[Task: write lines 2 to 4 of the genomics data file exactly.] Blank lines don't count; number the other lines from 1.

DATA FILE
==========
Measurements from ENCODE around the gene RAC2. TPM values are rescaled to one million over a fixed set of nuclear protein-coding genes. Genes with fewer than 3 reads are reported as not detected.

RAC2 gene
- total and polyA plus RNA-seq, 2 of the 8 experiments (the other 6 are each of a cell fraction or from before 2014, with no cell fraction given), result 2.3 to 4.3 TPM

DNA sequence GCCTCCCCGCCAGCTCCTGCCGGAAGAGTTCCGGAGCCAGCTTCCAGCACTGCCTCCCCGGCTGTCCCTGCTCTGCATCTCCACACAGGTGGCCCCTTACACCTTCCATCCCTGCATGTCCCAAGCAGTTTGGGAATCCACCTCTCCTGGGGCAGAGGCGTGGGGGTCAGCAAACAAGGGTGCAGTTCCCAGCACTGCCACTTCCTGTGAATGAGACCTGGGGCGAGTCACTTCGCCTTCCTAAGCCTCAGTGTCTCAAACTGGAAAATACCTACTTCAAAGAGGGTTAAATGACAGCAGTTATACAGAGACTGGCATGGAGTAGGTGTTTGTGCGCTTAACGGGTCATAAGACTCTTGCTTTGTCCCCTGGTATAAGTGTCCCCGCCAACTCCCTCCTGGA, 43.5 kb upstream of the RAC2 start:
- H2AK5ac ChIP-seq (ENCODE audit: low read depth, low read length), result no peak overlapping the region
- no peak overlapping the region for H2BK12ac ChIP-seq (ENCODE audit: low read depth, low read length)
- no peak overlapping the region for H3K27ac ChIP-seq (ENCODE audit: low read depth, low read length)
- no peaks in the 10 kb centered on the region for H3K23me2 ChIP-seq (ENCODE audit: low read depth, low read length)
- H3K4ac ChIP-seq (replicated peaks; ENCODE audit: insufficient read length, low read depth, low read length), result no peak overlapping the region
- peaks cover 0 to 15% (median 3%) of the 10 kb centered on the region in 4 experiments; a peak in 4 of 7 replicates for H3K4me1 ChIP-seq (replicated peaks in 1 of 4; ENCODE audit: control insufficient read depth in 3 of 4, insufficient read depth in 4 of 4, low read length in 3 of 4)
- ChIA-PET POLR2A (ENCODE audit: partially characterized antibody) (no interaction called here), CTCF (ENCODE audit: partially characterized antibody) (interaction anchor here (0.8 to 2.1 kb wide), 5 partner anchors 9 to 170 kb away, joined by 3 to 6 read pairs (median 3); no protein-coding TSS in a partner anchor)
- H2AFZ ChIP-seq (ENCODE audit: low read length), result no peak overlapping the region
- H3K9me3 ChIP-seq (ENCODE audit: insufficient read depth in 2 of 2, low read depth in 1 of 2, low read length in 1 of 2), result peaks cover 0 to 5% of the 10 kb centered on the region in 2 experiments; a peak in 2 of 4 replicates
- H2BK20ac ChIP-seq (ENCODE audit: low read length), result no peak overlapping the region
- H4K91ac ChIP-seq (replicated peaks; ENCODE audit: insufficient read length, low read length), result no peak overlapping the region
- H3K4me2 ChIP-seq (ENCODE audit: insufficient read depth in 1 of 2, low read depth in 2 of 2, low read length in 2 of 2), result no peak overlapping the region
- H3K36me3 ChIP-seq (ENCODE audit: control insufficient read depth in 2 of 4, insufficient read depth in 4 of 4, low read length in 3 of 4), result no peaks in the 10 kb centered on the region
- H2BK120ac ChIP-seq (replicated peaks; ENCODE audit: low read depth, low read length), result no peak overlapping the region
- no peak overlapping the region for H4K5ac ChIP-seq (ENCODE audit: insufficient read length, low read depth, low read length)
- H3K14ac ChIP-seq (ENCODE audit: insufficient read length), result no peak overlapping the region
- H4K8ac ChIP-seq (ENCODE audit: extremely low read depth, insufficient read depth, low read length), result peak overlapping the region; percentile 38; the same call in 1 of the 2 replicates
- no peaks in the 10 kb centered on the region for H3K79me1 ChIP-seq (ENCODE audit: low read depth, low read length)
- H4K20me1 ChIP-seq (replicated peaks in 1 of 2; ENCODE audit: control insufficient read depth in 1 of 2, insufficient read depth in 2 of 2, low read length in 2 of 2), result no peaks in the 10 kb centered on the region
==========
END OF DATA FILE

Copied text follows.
RAC2 gene
- total and polyA plus RNA-seq, 2 of the 8 experiments (the other 6 are each of a cell fraction or from before 2014, with no cell fraction given), result 2.3 to 4.3 TPM

DNA sequence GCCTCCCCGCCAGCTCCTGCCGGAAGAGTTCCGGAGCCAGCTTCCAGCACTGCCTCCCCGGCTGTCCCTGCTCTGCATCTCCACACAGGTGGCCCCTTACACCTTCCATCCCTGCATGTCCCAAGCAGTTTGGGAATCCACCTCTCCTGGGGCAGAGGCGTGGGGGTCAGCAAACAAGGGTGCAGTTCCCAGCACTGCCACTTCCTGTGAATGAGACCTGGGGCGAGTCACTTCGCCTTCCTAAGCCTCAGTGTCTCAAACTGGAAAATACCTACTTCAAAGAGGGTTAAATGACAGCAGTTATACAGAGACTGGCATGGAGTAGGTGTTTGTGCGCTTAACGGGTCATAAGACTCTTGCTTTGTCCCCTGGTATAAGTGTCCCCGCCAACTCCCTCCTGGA, 43.5 kb upstream of the RAC2 start: